It’s a huge team effort ensuring the smooth running of the academy teams and McCourt praised all those involved while he has a special admiration for former coaches, Seydak and Quigg given the hours of work and travelling they had put in before him.

Now McCourt heads a team of coaches, ex-pros and experienced ‘A’ licence holders, including, Donal O’Brien, Mark McChrystal, Shaun Holmes, Mo Mahon, Rory Kehoe, Neil McCafferty, Richard Stewart, Conor Loughrey, Gerry Shepard and newest recruit, Gerard Boyle.

“First I have to say it’s a great credit to John Quigg and Eddie Seydak they travelled the length and breadth of this country for 12 years.

“Neither are here at the minute but seeing the amount of effort that we have to put in on a weekly basis I have to say the hours and miles those two must have travelled, and I’m sure other coaches gave them a hand along the way, was impressive.

”You could concentrate on the negatives of worrying about travelling too much but ask any parent or one of the boys, the bus trips are one of the most important and enjoyable things. It helps bring people together.

“It’s such a rewarding job. It really is just a brilliant environment to be involved.

“It’s a complete utter group effort. We also have to thank the chairman and Sean Barrett and the board for the financial backing they give to the academy. It costs a lot of money, I’ll not get into the exact figures per year but it’s unbelievable the backing they’ve given.

“And for us to be involved in it and giving young players opportunities in life is great. If you can help develop a professional footballer then great but we might be able to help someone become a more rounded person if they don’t make the grade here.”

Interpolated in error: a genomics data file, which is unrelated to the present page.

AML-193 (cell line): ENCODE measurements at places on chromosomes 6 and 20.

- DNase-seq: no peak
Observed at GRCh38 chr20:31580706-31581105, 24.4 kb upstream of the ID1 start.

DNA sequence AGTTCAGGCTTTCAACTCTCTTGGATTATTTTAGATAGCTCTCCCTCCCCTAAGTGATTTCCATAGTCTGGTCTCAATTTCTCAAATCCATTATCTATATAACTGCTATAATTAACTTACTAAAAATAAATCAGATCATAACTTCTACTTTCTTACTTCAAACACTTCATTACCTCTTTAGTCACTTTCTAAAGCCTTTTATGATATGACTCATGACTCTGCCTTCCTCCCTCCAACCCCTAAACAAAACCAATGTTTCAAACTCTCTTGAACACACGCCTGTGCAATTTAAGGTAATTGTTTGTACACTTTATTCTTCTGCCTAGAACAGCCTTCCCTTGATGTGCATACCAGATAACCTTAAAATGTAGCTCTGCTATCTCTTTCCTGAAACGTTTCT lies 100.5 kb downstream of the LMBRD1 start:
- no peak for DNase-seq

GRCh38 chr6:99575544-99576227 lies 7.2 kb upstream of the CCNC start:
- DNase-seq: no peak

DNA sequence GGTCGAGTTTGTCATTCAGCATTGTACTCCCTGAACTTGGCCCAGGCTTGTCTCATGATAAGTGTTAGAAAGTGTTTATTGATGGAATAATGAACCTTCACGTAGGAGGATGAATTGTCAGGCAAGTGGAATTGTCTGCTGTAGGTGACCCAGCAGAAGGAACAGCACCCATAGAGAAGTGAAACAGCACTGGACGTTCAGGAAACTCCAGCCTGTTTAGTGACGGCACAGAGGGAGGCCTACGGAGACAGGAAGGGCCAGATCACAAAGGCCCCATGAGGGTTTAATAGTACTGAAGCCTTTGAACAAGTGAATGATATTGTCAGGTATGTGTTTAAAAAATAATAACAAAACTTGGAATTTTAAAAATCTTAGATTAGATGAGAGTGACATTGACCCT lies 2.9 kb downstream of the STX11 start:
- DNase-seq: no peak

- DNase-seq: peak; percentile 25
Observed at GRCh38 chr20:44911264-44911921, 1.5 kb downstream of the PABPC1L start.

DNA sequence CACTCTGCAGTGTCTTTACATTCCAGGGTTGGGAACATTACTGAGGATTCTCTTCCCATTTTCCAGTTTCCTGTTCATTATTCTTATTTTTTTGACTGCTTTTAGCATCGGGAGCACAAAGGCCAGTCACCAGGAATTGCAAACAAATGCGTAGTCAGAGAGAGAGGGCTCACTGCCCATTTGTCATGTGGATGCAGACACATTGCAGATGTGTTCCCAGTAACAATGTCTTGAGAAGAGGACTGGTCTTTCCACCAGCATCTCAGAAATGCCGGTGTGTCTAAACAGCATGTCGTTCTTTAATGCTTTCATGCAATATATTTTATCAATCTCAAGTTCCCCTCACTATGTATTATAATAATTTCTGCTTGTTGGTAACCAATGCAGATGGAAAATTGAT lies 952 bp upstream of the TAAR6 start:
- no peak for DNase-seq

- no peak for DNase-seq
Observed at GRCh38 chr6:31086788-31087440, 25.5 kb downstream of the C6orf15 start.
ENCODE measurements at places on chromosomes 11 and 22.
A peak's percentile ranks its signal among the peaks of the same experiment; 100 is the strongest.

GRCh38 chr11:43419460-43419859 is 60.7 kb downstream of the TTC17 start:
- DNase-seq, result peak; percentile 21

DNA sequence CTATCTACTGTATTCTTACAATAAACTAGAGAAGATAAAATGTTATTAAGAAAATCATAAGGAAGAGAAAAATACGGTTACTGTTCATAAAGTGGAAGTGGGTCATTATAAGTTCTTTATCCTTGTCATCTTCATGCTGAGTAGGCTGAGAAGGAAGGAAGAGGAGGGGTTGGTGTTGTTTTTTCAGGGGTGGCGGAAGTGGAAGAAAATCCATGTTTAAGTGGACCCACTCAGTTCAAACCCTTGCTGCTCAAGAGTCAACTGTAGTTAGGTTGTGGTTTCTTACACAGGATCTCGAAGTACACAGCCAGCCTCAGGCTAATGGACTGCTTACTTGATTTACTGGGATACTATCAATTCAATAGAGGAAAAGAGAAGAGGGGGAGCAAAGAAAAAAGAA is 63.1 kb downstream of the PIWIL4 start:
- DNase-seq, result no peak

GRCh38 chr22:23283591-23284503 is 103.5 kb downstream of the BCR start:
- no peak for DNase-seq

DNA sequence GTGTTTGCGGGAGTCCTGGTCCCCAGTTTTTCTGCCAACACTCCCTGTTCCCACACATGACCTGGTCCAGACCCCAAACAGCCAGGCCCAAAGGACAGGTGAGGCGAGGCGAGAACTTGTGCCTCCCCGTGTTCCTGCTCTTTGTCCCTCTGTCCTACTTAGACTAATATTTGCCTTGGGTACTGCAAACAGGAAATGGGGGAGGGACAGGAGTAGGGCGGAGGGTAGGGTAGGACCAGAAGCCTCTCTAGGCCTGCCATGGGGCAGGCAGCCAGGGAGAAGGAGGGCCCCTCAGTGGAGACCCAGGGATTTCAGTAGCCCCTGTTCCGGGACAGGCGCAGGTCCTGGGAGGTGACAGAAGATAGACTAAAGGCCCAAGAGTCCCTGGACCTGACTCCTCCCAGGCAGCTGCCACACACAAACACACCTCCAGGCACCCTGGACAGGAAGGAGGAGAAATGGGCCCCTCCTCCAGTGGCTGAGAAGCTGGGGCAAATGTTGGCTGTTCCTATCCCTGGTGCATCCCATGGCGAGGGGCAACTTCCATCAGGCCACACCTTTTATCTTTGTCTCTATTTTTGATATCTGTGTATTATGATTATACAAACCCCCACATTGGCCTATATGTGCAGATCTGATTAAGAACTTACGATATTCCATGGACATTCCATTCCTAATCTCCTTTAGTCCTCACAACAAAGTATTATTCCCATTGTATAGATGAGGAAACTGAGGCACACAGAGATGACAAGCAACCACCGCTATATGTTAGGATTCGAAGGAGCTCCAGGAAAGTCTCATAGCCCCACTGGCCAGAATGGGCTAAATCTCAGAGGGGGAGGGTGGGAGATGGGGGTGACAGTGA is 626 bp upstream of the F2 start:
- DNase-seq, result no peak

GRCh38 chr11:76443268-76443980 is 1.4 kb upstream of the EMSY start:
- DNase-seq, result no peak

First team boss, Devine has shown he isn’t afraid to blood youngsters in his senior set-up and McCourt doesn’t expect that policy to change any time soon.

“With a manger like Declan who is going to put a lot of belief in the youth, then it gives nothing but encouragement to the parents and players.

“Declan is much more experienced than I am in terms of youth development. He’s obviously worked with Club NI for six years as had Marty (McCann) and Gerard Boyle who has now come into the academy.

“They know about what you can get from young players if you treat them right and give them the right environment and if you give them the belief.

“Young players can surprise you. We’ve seen it this year when 15, 16 and 17 year-olds have stepped up to play with the first team. No problem. They take it in their stride and every session you watch them grow.

“It’s such a rewarding part of the job. Every team that I can remember from a supporter to a player and a coach, they’ve all been built on a foundation of young local players from Derry, Donegal, Limavady, Coleraine and surrounding areas.

“It’s so key to the future of the football club.”

It all paints a promising future for Derry City Football Club and McCourt is proud to be a part of it.

“It’s been a great year and I’ve really enjoyed being involved in it and we just want to push on next year,” concluded McCourt.